Flying midweek and in the off-season (usually fall to spring, excluding holidays) is always less expensive, but fare wars can start any time. To ensure you've found the cheapest possible ticket for the flight you want, check every angle: compare several online travel booking sites with the airline's own website. Engage a living, breathing travel agent if your itinerary is complex.
Keep in mind your entire itinerary. Some deals for travel within the USA can only be purchased overseas in conjunction with an international air ticket, or you may get discounts for booking air and car rental together. Or you may find domestic flights within the USA are less expensive when added on to your international airfare.
The big three US travel-booking websites are Travelocity, Orbitz (www.orbitz.com) and Expedia (www.expedia.com). Similar to these and worth trying are Cheap Tickets (www.cheaptickets.com) and Lowest Fare (www.lowestfare.com). Typically, these sites don't include budget airlines such as Southwest.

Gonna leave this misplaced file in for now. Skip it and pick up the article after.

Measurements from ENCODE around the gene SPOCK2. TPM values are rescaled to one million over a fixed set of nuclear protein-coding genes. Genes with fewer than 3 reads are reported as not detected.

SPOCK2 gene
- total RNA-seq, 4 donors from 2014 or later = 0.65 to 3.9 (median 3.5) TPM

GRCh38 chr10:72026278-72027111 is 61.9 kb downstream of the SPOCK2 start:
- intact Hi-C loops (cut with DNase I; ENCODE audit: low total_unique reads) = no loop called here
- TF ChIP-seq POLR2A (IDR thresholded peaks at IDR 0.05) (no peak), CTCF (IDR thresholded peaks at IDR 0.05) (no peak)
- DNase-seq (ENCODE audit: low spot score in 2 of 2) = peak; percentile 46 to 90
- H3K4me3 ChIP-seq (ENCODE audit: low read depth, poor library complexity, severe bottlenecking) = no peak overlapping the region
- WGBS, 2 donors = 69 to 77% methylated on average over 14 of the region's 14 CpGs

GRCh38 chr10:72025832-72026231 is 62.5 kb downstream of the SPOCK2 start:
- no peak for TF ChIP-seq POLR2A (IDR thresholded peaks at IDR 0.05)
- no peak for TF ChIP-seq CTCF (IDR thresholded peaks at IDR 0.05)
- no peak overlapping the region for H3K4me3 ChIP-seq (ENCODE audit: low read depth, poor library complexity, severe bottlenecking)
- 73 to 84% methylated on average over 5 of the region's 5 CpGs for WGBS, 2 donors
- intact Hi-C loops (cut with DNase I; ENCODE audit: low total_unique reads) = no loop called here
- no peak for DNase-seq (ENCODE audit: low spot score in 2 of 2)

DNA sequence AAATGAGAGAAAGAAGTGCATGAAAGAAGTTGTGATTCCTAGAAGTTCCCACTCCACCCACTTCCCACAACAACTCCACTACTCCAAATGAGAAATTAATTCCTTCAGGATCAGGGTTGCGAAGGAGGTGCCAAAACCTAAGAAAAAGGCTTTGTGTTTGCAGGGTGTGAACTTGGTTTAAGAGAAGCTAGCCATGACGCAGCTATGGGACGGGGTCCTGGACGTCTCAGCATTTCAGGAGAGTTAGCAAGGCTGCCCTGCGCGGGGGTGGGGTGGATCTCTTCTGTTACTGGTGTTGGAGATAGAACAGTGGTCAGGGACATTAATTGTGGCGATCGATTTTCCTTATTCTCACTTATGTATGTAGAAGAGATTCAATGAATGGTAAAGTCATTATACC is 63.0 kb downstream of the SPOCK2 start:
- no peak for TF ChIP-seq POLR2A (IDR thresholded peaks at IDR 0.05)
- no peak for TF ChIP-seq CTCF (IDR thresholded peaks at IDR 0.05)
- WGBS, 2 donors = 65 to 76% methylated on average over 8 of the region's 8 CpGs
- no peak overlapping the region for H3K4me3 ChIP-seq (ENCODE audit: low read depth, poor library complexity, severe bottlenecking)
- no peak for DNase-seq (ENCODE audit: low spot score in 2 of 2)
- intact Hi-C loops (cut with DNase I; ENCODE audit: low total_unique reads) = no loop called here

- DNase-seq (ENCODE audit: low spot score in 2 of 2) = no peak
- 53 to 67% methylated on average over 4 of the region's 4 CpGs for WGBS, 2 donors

The USA has more than 375 domestic airports, but only a baker's dozen are the main international gateways. Many other airports are called 'international' but may have only a few flights from other countries – typically Mexico or Canada. Even travel to an international gateway sometimes requires a connection in another gateway city (eg London–Los Angeles flights may involve transferring in Houston).
International gateway airports in the USA:
Logan International Airport (BOS; Boston; www.massport.com/logan-airport)
O'Hare International Airport (ORD; Chicago; www.ohare.com)